Better choices come from being willing to change one’s mind - Business Day

23 July 2018 - We can deservedly marvel at how far we have come since those dark times. And yet it has to be sobering that, in 2018, the latest Institute of Race Relations research on schooling shows, among other things, that just less than half of children who enrol in Grade 1 will make it to Grade 12 ....

Michael Morris

One of the more intriguing tokens of the torment of unforeseeable outcomes is the naming of two South African brothers a century ago by a father for whom prudence was evidently the better part of patriotism.

In 1915, mindful of the vagaries of war in the uncertain opening months of the bloody contest between Germany and Britain, Chief Mhlolo Mvuso Matanzima named his newborn son Kaiser, after German emperor Wilhelm II.

Three years later, the winds of fortune having by then favoured British imperial arms and those of its allies, he opted for a monarchical George for his next son.

The naming of the Matanzima brothers, both of whom would court notoriety in the homeland politics of apartheid’s later years, is just a footnote today.

Much more than a footnote is the destiny of their uncle, born in the last months of the Great War, in July 1918, who, unforeseeably in the imperial setting of his birth, would emerge as a global icon and, a century later, be the celebratory motif of an address in a democratic SA by none other than a former – and the first black – US president.

Last week’s Nelson Mandela Lecture by Barack Obama drew a beam of world attention on an SA struggling perhaps more intensely today than it did in the early 1990s to choose a better future. Making better choices was the thrust of Obama’s lecture, and of Mandela’s life.

If the South African hero was no more clairvoyant than the rest of us, and could never have imagined the costs or rewards his life would deliver, what distinguishes Mandela is the effect of his choices on the world he died in.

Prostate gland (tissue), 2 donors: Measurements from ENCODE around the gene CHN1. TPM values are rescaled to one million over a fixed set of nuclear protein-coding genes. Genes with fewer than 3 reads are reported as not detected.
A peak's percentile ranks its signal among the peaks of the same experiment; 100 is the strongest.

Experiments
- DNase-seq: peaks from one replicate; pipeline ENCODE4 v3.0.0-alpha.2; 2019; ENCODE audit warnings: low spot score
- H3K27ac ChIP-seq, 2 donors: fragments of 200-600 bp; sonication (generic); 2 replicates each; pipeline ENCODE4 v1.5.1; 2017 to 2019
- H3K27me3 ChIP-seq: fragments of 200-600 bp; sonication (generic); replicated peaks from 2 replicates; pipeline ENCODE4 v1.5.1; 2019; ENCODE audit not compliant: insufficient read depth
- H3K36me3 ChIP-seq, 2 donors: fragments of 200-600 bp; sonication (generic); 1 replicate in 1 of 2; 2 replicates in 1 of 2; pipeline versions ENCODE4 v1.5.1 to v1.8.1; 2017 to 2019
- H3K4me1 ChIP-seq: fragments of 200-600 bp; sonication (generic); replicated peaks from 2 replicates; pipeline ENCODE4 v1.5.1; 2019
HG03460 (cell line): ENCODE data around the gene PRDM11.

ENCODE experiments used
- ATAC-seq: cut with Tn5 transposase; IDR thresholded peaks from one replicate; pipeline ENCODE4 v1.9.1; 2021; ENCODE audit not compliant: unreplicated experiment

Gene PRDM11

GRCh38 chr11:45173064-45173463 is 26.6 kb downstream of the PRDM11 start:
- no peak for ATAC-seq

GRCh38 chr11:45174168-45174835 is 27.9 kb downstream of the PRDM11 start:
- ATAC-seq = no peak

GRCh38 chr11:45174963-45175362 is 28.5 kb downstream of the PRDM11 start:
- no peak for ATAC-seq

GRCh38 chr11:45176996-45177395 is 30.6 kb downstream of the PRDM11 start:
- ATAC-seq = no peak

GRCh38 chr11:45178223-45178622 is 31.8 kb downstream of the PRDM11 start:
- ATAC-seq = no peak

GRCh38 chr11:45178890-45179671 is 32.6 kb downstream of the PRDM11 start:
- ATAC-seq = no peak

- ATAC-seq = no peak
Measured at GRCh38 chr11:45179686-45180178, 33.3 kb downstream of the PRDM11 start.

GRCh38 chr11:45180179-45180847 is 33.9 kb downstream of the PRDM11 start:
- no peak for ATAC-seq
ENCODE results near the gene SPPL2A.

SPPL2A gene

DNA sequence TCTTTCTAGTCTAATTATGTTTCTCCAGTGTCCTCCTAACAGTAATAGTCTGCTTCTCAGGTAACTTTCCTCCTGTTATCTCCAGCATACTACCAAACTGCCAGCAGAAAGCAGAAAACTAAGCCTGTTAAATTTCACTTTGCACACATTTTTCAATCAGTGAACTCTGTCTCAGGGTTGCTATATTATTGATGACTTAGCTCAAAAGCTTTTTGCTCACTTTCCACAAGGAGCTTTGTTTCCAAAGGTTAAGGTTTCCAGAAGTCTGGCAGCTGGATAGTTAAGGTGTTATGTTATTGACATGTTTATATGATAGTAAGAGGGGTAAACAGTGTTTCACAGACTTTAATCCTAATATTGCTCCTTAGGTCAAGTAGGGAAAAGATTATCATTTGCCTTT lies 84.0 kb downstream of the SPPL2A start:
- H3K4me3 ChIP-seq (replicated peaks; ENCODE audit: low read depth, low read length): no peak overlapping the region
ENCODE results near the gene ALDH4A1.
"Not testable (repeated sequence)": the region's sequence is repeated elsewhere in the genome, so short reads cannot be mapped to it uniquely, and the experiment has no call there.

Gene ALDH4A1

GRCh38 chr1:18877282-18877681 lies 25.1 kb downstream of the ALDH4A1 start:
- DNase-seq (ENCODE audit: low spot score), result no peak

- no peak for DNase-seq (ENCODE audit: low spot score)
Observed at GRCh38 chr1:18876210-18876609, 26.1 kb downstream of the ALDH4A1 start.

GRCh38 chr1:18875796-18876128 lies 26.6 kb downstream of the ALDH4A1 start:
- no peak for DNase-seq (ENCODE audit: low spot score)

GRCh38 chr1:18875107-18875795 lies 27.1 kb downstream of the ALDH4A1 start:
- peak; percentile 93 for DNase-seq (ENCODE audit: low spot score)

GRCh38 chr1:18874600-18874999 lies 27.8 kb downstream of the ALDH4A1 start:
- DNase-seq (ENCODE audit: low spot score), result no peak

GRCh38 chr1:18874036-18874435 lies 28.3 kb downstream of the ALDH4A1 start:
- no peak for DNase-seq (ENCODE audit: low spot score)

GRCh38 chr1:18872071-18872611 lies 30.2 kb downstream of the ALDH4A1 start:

It is a lesson Obama dwelled on, emphasising at one point the importance of being open to persuasion, observing with signature charm: "You notice the people who you think are smart are the people who agree with you? Funny how that works."

But democracy meant being as willing to change one’s own mind as other people’s. Just last week, former leader of the opposition Tony Leon reminded us of the signal instance of Mandela’s matching this demanding challenge when, after a testing encounter with foreign investors at Davos in 1992, the president himself recalled: "When I came back I told the ANC economic team: ‘Boys, we have to change our policy.’"

Obama earned cheers and applause in his lecture for underlining the need "to bring more resources to the forgotten pockets of the world through investment and entrepreneurship", but did the most influential in his audience note his emphatic assertion that a better world "won’t involve old-style command-and-control socialism from the top. That was tried; it didn’t work very well. For almost all countries, progress is going to depend on an inclusive market-based system"?

I began with a footnote, and close with another.

In his final statement from the dock in the Rivonia Trial on April 20 1964, Mandela said: "According to figures quoted by the South African Institute of Race Relations in its 1963 journal, approximately 40% of African children in the age group between 7-14 do not attend school. For those who do attend school, the standards are vastly different from those afforded to white children."

We can deservedly marvel at how far we have come since those dark times. And yet it has to be sobering that, in 2018, the latest Institute of Race Relations research on schooling shows, among other things, that just less than half of children who enrol in Grade 1 will make it to Grade 12, and our economic data reveal a commensurate skills deficit in an unemployment rate for black people that is between four and five times higher than for white people.

SA still has a lot of choosing to do. In 2018 it could make a start by choosing to heed what Obama called the "hard evidence" of history — that the world’s most prosperous and successful societies "happen to be those which have most closely approximated the liberal, progressive ideal … and have nurtured the talents and contributions of all their citizens".

The future is never wholly unforeseeable.

• Morris is head of media at the Institute of Race Relations

https://www.businesslive.co.za/bd/opinion/columnists/2018-07-23-michael-morris-better-choices-come-from-being-willing-to-change-ones-mind/

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